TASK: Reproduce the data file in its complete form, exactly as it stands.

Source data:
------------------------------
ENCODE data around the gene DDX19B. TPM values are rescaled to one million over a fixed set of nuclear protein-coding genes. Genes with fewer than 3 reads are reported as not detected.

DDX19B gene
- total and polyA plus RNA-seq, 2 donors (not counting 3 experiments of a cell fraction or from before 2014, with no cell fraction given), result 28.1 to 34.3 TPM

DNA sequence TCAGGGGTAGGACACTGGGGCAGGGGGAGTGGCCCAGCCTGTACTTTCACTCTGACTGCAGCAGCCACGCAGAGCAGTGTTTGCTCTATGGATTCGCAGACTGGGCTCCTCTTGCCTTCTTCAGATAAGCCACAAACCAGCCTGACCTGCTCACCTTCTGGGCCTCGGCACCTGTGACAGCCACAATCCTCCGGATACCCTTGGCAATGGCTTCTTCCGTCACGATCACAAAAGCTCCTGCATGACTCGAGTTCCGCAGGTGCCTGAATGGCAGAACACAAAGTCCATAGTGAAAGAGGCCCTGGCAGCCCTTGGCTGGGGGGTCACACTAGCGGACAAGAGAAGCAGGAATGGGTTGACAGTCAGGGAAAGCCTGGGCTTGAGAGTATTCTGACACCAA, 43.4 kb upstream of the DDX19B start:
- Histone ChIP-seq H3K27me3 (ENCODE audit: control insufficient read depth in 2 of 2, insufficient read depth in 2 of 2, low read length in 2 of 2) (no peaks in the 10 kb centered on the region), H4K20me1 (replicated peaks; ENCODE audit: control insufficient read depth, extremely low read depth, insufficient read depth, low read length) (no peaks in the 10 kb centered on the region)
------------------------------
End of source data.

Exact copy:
ENCODE data around the gene DDX19B. TPM values are rescaled to one million over a fixed set of nuclear protein-coding genes. Genes with fewer than 3 reads are reported as not detected.

DDX19B gene
- total and polyA plus RNA-seq, 2 donors (not counting 3 experiments of a cell fraction or from before 2014, with no cell fraction given), result 28.1 to 34.3 TPM

DNA sequence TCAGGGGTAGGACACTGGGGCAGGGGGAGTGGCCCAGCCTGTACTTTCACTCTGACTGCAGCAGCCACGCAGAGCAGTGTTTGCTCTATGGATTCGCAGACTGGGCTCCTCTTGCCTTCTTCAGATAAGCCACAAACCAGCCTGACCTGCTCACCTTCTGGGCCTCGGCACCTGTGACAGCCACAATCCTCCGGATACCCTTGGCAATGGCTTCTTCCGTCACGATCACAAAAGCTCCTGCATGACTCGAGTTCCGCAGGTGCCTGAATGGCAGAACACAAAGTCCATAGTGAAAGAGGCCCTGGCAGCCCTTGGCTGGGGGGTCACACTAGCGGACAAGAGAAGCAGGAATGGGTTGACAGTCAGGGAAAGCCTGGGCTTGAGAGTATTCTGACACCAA, 43.4 kb upstream of the DDX19B start:
- Histone ChIP-seq H3K27me3 (ENCODE audit: control insufficient read depth in 2 of 2, insufficient read depth in 2 of 2, low read length in 2 of 2) (no peaks in the 10 kb centered on the region), H4K20me1 (replicated peaks; ENCODE audit: control insufficient read depth, extremely low read depth, insufficient read depth, low read length) (no peaks in the 10 kb centered on the region)